He was a good cop and good friend
Dallas Police Department
Detective James R. Leavelle was a good cop and a good friend.
Who was James R. Leavelle anyway?
Leavelle was the Texas po- lice detective, dressed in a light tan suit and Stetson hat, most recognizable for his stunned look when alleged presidential assassin Lee Harvey Oswald was shot and killed by Jack Ruby on Nov. 24, 1963.
Detective Leavelle was manacled to Oswald as he was being transferred from a police department basement. Jack Ruby then stepped out of the crowd and fired a fatal bullet into Oswald.
Leavelle died at age 99 on Aug. 29. He was visiting a daughter in Denver, Colo. He had fallen, broke a hip and underwent surgery
at a Denver hospital. He came through the surgery quite well but then suffered a fatal heart attack.
I had just spoken with him on a phone call on Aug. 6. We had a lengthy conver- sation and he told me he still receives a dozen or more letters weekly asking for autographs, or asking for him to recount his feelings on the assassination of President Kennedy.
I had sent him a birthday card on his
99th birthday, Aug. 23.
The shooting, with Oswald’s painted grimace and Leavelle’s stricken glower, was caught on black and white film by Dallas Times Herald photographer Bob Jackson. He later won a Pulitzer Prize for this iconic photo.
I’ve always been a follower of President John F. Kennedy and collected many Ken- nedy items. As a journalist, I met Leavelle over the telephone in the early 1990s. I met him in person and had lunch with him
in Dallas on the 30th anniversary of the assassination.
I met up with Leavelle on the 50th anniversary, visiting him and his wife Tymie at their Garland, Texas home. My granddaughter Kaley accompanied me on this trip.
In the years after the assassination, Leavelle spoke to many groups, often to young school students.
He always emphasized in his message that he did not believe President Kennedy was a victim of a conspiracy.
Asked if his recollections of those four days in November of 1963 were just as clear today as they were then, Leavelle remarked: “Time moves on but nobody has let me for- get what happened; it stays with me.”
Leavelle’s wife Tymie, a native of Aitkin, Minn., told me in 2003 that she still fielded many of his calls from reporters. “I just wish this would go away. Some day I’m going to say that Jim ran away and I don’t know where he went,” she laughed.
The Leavelles actually met soon after
another unforgettable world happening, the bombing of Pearl Harbor. Leavelle had been stationed there since 1940 and when injured in the bombing, was sent to a Naval hospital in California. There, he met his wife, a nurse.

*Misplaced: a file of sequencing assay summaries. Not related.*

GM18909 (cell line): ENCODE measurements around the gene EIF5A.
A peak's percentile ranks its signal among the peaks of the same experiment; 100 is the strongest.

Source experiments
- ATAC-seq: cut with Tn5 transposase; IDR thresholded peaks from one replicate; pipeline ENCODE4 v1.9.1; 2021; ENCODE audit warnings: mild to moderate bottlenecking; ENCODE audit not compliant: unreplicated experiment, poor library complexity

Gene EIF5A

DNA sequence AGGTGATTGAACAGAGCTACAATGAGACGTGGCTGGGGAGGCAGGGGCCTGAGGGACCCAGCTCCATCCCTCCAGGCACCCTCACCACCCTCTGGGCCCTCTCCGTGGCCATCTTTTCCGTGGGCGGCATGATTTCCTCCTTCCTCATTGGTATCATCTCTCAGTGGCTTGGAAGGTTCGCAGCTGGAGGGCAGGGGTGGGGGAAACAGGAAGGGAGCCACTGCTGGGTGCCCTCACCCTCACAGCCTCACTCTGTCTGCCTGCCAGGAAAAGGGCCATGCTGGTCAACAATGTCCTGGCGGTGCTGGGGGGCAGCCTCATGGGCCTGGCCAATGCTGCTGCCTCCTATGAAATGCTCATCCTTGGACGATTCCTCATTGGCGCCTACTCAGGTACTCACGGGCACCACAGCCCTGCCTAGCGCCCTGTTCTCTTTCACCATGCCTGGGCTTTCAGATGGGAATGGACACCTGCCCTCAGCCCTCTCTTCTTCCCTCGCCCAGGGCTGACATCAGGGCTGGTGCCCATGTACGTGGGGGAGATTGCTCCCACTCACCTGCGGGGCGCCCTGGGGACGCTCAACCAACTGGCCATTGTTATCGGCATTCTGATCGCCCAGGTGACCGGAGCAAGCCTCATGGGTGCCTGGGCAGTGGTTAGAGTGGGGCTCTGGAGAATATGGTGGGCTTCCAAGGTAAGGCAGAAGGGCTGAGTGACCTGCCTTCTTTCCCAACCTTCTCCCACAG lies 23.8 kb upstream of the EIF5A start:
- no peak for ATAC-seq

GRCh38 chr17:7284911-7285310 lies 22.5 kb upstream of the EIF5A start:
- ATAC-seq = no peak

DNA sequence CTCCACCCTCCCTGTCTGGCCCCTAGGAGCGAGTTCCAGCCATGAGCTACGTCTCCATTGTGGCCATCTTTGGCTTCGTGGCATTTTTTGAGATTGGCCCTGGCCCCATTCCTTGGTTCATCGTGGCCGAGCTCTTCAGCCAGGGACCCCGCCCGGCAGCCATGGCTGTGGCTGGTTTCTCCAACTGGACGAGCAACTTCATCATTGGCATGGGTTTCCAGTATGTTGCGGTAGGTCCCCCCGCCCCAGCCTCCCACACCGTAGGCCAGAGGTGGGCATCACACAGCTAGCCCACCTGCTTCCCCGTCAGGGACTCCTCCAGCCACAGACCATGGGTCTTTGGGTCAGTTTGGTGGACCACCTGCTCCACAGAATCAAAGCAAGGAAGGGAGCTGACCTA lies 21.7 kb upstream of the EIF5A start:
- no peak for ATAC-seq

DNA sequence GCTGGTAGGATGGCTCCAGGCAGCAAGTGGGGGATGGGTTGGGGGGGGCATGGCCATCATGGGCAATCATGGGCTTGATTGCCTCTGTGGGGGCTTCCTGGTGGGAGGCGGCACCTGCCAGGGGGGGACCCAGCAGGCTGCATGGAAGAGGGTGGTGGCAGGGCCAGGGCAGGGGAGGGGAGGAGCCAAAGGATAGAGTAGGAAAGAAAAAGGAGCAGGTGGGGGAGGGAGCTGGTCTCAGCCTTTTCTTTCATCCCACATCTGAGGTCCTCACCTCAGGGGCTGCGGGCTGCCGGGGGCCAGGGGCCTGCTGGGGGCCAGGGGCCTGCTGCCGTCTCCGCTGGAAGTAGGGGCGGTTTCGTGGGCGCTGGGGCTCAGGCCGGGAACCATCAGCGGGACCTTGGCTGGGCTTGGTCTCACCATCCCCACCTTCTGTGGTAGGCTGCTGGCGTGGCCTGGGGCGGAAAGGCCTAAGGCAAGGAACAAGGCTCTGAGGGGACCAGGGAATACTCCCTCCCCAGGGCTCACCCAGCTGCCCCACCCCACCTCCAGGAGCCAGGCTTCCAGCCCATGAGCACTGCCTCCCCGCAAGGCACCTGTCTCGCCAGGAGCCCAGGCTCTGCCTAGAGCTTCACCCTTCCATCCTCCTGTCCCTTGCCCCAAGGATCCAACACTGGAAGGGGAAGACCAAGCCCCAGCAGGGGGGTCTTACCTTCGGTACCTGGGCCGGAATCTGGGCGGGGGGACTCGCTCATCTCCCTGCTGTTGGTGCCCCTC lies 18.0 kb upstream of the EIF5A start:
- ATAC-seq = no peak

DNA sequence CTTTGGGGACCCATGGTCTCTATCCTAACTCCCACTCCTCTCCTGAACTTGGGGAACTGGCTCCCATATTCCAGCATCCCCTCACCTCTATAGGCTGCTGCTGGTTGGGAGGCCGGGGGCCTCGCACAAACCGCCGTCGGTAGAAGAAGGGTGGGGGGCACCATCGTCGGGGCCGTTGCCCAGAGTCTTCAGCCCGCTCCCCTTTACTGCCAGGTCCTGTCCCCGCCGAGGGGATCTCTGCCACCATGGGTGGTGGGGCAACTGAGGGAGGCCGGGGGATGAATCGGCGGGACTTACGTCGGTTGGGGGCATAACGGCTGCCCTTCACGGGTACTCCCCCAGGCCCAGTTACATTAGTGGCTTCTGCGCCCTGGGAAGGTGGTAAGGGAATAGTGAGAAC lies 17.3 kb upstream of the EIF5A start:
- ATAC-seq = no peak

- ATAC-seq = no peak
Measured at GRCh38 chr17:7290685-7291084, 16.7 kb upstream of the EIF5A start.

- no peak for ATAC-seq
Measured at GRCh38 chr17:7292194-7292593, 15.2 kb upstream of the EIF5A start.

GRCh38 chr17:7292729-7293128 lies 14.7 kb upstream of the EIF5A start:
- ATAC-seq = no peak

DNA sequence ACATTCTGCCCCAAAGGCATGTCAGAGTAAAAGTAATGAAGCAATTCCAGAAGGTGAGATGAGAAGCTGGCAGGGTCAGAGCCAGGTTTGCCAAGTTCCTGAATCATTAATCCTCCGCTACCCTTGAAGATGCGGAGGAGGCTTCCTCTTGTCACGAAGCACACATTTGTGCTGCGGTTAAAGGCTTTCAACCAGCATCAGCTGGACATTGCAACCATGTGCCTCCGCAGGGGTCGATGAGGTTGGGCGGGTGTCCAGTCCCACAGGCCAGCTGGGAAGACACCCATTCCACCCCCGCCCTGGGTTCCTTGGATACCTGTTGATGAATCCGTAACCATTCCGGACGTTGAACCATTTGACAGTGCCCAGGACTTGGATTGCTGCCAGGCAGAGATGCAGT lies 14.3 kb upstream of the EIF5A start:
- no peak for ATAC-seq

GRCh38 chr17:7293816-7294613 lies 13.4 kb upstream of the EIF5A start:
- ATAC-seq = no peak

Leavelle logged 26 years with the Dallas Police Department and was on duty on Nov. 22. He was dispatched to the police station where he interrogated Oswald for
the shooting of policeman J.D.
Leavelle, who said he has been recognized both with his hat on and off because of his world acclaim, is in the minori- ty of those who believe that Oswald was the lone gunman who shot President Kennedy and former Texas Gov. John Connally.
Leavelle was a man who never refused to field a re- porter’s question about that
fateful weekend. He regarded Oswald as a nondescript 24-year-old who wanted to be someone important and thus decided to do something spectacular.
“Oswald didn’t kill John F. Kennedy, he killed the President of the United States,” Leavelle said in explaining that he went after the office. “He didn’t live long enough to enjoy it,” Leavelle said.
Jack Ruby, Oswald’s assassin, was the same type of individual, Leavelle believes. “When we wrestled him to the ground after he shot Oswald, Ruby said he did it to be a hero. He also said, ‘I guess I messed it up.’”
Ruby was previously known by many Dallas police officers, including Leavelle. Leavelle recalls meeting Ruby 13 years earlier at a dance hall Ruby ran in South Ir- ving, Texas. Ruby told Leavelle then that he was always ready to protect police officers who came to his establishment and said that some day he might save the life of an officer.
Leavelle told me that he personally did not believe Oswald and Ruby knew one another and didn’t think Oswald believed he might be shot when he was being trans- ferred from the Dallas PD to a county jail down the street.
“Some people have said that they could tell by the expression on Oswald’s face that he knew Ruby when Ruby lunched forward at him with a gun.” Leavelle said Oswald didn’t recognize Ruby, he recognized the sight of a gun and showed fear of it.”
Ruby was transferred to the same county jail a few days later and he was fearful he would be shot. “He wanted to wear my hat and suit during the transfer,” Leavelle